Updated November 19, 2020:

The difference between partnership and S Corps (or S corporations) is the limited-liability protection for owners of businesses taxed as S-corps. Such liability protection is not available for owners of general partnerships and can only be claimed by some partners in a limited partnership. The S-corp arrangement also makes business growth easier by enabling the issuance of stock to new shareholders, which is hard in partnerships. However, partnerships benefit from relatively lenient taxation requirements and absence of stringent registration and maintenance requirements.

Partnerships and S-Corps

Both S-corp and partnership business concepts were designed for small and medium-sized businesses. Both business types do not pay corporate tax and therefore, owners are shielded from the double taxation of C corporations. However, the two business types are very different in structure, taxation, and liability treatment of the owners. 

The enabling laws for partnerships are created by states. Therefore, partnerships are regulated by the states in which they are formed. Conversely, the S corporation arrangement was created by the federal government. The S corporation is not an entity type, but rather a form of tax treatment that is available to some corporations. The key differences between partnerships and S-corps are discussed below.


  • Ownership Laws
    In an S corporation, ownership is limited to U.S. citizens or residents. These limitations do not apply in a partnership. S corporations cannot have more than one class of stock; therefore incomes and losses are distributed according to the same criteria among all owners. Having one class of stock can prove to be an impediment when the business wants to obtain more capital. Partnerships, on the other hand, have some flexibility in the way profits and losses are distributed. 
  • Contributions of Owners
    The partner's contributions of appreciated property to the business is tax-free for all partners, but similar contributions by S corporation shareholders to a corporation might be eligible for taxes in some circumstances.

Tax Treatment 

  • Borrowed Starting Capital
    S-Corp owners are not allowed to include borrowed funds as owners' basis. Partners, on the other hand, can include their borrowed share of the money as a basis. This is significant because small-business owners can deduct business losses arising from the business on their personal income tax returns. The deductions are limited to each owner's basis. Therefore, businesses that borrow money and operate at loss in the initial years are better off as partnerships because the owners are more likely to save on taxes.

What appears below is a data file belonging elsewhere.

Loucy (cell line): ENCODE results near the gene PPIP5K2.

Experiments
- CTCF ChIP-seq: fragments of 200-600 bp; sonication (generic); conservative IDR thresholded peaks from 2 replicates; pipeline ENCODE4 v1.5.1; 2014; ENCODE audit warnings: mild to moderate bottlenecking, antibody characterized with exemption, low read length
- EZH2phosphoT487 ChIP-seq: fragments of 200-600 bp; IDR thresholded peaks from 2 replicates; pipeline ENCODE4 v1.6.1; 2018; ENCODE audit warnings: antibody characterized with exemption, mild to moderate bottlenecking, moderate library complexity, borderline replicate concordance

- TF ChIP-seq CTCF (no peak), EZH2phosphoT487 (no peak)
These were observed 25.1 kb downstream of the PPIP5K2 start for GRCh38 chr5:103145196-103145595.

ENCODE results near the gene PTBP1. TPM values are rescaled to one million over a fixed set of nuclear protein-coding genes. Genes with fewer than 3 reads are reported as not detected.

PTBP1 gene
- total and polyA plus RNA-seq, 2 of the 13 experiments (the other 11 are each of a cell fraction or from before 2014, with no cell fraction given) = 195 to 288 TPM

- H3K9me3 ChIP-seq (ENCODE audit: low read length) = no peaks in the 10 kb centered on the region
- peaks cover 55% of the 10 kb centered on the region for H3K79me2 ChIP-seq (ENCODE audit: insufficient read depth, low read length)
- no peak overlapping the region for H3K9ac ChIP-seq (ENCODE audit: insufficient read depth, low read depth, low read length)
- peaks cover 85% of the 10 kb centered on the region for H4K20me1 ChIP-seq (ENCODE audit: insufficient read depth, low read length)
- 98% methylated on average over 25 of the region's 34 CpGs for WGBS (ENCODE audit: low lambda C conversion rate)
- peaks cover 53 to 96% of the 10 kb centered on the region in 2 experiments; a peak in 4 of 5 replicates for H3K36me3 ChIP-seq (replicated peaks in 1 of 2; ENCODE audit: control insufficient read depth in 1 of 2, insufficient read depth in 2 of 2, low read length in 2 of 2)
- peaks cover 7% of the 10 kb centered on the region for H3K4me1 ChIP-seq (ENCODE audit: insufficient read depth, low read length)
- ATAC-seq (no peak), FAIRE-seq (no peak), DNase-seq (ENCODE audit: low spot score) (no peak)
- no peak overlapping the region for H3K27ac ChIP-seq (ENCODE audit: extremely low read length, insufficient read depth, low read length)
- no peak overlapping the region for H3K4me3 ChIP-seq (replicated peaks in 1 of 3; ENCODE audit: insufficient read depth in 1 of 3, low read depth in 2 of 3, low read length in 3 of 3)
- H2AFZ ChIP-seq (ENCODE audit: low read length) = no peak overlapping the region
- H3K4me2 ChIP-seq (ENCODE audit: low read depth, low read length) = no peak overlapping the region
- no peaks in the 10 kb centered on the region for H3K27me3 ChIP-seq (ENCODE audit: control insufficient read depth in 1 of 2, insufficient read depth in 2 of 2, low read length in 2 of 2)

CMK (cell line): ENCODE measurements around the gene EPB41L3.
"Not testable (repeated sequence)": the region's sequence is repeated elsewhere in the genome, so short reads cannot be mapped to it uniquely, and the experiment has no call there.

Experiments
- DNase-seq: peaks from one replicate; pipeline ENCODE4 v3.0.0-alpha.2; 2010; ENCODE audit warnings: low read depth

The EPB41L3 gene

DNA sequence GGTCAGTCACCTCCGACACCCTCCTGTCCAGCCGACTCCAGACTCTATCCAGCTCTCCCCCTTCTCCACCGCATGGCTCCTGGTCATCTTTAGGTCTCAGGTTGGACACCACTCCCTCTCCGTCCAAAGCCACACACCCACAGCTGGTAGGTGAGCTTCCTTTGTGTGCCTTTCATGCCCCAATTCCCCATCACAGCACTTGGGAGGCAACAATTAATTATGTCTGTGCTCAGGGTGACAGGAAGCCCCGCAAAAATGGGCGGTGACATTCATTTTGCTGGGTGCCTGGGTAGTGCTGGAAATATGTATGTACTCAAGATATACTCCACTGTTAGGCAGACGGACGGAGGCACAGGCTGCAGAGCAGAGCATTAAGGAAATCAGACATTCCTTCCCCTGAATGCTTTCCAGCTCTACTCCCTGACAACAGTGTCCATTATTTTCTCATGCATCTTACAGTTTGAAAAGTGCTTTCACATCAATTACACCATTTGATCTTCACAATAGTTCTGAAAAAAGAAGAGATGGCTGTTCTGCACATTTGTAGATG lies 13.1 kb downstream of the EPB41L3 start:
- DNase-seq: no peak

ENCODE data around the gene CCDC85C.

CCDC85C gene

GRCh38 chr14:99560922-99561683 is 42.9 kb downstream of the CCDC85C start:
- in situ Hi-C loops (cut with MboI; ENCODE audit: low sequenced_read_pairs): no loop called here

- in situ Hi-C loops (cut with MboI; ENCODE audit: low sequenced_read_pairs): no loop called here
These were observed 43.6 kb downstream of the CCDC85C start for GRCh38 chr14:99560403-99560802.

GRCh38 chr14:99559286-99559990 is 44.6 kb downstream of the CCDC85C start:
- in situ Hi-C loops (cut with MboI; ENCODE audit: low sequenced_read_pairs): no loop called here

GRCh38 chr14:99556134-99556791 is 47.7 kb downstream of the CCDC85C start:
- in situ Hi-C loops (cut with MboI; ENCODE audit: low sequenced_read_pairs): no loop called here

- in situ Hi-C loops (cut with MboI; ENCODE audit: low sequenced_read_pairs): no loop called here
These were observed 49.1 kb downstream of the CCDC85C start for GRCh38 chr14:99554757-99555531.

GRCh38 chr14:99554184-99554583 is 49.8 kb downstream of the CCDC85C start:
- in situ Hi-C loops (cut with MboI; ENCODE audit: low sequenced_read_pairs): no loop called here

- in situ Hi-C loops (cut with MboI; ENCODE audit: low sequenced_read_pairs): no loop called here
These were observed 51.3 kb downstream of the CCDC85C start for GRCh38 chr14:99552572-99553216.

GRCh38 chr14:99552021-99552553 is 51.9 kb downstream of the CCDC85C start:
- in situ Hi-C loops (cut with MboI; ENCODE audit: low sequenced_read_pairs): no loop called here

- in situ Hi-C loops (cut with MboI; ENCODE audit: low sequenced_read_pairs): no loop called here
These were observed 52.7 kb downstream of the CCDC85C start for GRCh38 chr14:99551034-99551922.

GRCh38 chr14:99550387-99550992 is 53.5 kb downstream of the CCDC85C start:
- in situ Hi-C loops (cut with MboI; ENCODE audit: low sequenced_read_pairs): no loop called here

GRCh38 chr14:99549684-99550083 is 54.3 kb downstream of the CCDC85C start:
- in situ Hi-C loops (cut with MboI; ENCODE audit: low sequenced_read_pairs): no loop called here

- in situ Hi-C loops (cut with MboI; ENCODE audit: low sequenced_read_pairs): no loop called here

• Tax Types
    Owners of both entity types must pay personal income tax. Active partners, in addition, are required to pay self-employment taxes. This is not the case with S corporation owners. Employee shareholders do not pay self-employment taxes. Rather, employee shareholders must earn a salary from the business and pay FICA taxes. Dormant shareholders or partners do not pay any payroll taxes. 

Formation and Maintenance 

  • Formation
    Starting a partnership is relatively easy and generally does not require filing any paperwork with the state. A business that desires S-corp treatment, however, is required to first register either as a corporation or a limited liability company. The business must meet IRS requirements to file for S-corp treatment.
  • Maintenance Requirements

Businesses treated as S corporations must file annual or biennial reports with the state. If the business is a corporation, it must hold formal meetings. These requirements do not apply to partnerships.

  • Structure

Partnerships have minimal structural requirements. The basic requirement is that the partners have equal say even if their shares in the business are not equal. Partners can even agree on a profit and loss allocation method that is not based on their respective shares of the business. S-corps that are registered as corporations is required to have a formal management structure that includes a board of directors and officers. The only basis for allocating profits and loss in an S-corp is the number of shares the shareholder has.

Liability Protection

Owners of general partnerships are exposed to liability arising from debts incurred by the partnership. The personal assets of partners can be sold to cover debts from the partnership. This can be circumvented if the owners register as a limited partnership. In this case, all but one of the partners can have limited liability. All owners of an S-corp, on the other hand, have limited liability protection.

If you need help to choose between a partnership and an S-corp, you can post your legal need on UpCounsel's marketplace. UpCounsel accepts only the top 5 percent of lawyers to its site. Lawyers on UpCounsel come from law schools such as Harvard Law and Yale Law and average 14 years of legal experience, including work with or on behalf of companies like Google, Menlo Ventures, and Airbnb.